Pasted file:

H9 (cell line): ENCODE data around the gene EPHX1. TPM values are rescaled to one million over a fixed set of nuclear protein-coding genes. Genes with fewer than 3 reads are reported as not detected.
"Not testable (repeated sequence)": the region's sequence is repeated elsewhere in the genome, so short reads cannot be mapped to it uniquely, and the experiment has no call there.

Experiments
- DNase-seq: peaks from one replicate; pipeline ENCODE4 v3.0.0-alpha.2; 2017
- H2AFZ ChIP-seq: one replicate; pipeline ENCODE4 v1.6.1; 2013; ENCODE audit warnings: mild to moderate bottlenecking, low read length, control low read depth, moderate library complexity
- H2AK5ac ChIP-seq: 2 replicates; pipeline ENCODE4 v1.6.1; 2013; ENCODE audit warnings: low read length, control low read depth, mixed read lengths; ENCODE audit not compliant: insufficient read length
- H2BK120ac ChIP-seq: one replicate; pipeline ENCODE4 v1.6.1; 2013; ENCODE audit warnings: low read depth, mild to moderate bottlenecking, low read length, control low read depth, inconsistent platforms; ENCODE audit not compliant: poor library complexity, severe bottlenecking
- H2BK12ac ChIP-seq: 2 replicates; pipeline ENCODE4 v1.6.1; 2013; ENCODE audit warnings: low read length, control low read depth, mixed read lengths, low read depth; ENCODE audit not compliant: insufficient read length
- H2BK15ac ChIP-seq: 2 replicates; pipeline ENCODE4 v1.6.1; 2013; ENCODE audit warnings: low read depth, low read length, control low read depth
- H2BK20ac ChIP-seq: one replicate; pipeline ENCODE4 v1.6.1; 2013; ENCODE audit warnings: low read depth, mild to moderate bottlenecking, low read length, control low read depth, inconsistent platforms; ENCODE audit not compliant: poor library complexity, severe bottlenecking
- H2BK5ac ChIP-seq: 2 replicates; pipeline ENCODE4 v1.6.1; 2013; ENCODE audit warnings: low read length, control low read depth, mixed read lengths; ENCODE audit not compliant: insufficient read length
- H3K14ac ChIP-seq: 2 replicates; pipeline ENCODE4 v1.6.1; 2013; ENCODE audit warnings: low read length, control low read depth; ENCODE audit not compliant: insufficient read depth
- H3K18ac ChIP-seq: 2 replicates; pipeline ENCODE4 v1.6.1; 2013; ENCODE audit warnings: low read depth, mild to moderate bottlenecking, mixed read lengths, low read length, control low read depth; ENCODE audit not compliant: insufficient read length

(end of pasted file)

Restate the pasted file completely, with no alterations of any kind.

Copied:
H9 (cell line): ENCODE data around the gene EPHX1. TPM values are rescaled to one million over a fixed set of nuclear protein-coding genes. Genes with fewer than 3 reads are reported as not detected.
"Not testable (repeated sequence)": the region's sequence is repeated elsewhere in the genome, so short reads cannot be mapped to it uniquely, and the experiment has no call there.

Experiments
- DNase-seq: peaks from one replicate; pipeline ENCODE4 v3.0.0-alpha.2; 2017
- H2AFZ ChIP-seq: one replicate; pipeline ENCODE4 v1.6.1; 2013; ENCODE audit warnings: mild to moderate bottlenecking, low read length, control low read depth, moderate library complexity
- H2AK5ac ChIP-seq: 2 replicates; pipeline ENCODE4 v1.6.1; 2013; ENCODE audit warnings: low read length, control low read depth, mixed read lengths; ENCODE audit not compliant: insufficient read length
- H2BK120ac ChIP-seq: one replicate; pipeline ENCODE4 v1.6.1; 2013; ENCODE audit warnings: low read depth, mild to moderate bottlenecking, low read length, control low read depth, inconsistent platforms; ENCODE audit not compliant: poor library complexity, severe bottlenecking
- H2BK12ac ChIP-seq: 2 replicates; pipeline ENCODE4 v1.6.1; 2013; ENCODE audit warnings: low read length, control low read depth, mixed read lengths, low read depth; ENCODE audit not compliant: insufficient read length
- H2BK15ac ChIP-seq: 2 replicates; pipeline ENCODE4 v1.6.1; 2013; ENCODE audit warnings: low read depth, low read length, control low read depth
- H2BK20ac ChIP-seq: one replicate; pipeline ENCODE4 v1.6.1; 2013; ENCODE audit warnings: low read depth, mild to moderate bottlenecking, low read length, control low read depth, inconsistent platforms; ENCODE audit not compliant: poor library complexity, severe bottlenecking
- H2BK5ac ChIP-seq: 2 replicates; pipeline ENCODE4 v1.6.1; 2013; ENCODE audit warnings: low read length, control low read depth, mixed read lengths; ENCODE audit not compliant: insufficient read length
- H3K14ac ChIP-seq: 2 replicates; pipeline ENCODE4 v1.6.1; 2013; ENCODE audit warnings: low read length, control low read depth; ENCODE audit not compliant: insufficient read depth
- H3K18ac ChIP-seq: 2 replicates; pipeline ENCODE4 v1.6.1; 2013; ENCODE audit warnings: low read depth, mild to moderate bottlenecking, mixed read lengths, low read length, control low read depth; ENCODE audit not compliant: insufficient read length